CCFC members demanded that children be protected from sneaky marketing when playing Pokemon GO, and got results!
Pokemon GO, produced by Niantic, Inc., is a location-based augmented reality (“AR”) game, where players visit specific real world places in order to capture virtual creatures. While some of these places are parks and landmarks, others are paid for by advertisers to entice game players into their brick and mortar locations. In the U.S., Starbucks and Sprint are among the companies that have sponsored “PokeStops and Pokemon Gyms.” Starbucks entices game players with a purple Pokemon GO Frappucino loaded with fat and sugar. And when the game launched in Japan, all McDonald’s restaurants became Pokemon gyms – and further lured kids with Pokemon toys in Happy Meals.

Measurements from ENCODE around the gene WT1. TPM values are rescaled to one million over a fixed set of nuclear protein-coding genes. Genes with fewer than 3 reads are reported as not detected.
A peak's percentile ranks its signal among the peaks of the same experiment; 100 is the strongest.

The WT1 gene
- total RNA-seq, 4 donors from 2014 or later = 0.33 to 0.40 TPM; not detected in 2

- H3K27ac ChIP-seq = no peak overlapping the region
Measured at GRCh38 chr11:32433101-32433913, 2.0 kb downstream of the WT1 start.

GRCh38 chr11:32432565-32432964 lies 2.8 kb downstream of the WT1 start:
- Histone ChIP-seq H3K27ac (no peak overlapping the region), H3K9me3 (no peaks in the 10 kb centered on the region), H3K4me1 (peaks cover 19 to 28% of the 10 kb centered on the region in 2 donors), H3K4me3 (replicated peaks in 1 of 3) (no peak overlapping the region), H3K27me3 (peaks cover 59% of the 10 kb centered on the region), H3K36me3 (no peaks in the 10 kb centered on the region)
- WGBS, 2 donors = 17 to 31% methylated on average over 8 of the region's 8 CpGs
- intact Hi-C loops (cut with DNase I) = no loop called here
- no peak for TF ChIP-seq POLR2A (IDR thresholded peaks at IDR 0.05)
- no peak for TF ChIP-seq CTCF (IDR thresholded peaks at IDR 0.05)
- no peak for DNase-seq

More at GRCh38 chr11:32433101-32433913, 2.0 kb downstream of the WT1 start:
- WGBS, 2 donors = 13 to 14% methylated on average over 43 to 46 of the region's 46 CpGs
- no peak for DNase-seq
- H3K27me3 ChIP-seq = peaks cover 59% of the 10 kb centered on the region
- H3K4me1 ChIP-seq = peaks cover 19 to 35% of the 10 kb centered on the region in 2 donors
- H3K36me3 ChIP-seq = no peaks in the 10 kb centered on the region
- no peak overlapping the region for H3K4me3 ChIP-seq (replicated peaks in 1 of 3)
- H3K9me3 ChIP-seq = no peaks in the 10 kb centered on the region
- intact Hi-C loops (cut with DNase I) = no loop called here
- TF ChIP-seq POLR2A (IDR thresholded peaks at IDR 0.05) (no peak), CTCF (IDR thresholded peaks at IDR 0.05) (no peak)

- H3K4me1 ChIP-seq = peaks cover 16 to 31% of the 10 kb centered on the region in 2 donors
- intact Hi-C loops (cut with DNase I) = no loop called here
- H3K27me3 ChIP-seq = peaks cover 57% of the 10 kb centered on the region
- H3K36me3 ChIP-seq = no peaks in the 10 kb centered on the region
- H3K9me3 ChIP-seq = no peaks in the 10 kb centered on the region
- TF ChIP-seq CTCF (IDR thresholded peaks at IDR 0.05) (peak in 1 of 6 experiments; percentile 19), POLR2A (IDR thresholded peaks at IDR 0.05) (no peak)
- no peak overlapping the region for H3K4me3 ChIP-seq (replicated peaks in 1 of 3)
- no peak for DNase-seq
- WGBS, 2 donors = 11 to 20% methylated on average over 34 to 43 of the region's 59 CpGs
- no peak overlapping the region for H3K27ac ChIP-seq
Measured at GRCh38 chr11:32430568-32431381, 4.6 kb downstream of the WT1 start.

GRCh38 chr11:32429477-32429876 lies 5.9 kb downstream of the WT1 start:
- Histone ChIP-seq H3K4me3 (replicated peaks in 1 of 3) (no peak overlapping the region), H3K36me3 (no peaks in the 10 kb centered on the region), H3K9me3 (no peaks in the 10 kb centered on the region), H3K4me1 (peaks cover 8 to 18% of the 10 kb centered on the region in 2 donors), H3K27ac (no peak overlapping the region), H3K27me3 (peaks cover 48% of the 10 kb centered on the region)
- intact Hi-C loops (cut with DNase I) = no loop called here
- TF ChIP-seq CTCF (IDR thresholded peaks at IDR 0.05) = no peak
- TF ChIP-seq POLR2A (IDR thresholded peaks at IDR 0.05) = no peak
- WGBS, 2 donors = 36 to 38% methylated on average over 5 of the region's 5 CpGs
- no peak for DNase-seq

More than 7,300 people signed petitions hosted by CCFC and our partners at Corporate Accountability International demanding that kids under 13 be excluded from this insidious marketing ploy of directing players to paid sponsors’ stores.
CCFC sent Niantic a letter with the petition signatures and asked the company to put the welfare of children first and exclude them from sponsored locations. In response, Niantic announced on their blog that sponsored locations will not appear in Pokemon GO for players under 13. In other words, players registered as children will not be directed to Starbucks or other sponsored locations as part of game play.
Pokemon GO is the first wildly popular AR game and it won’t be the last. With your help, we hope to have set an important precedent with this campaign: if you want to use AR as a marketing tool, leave kids out of it!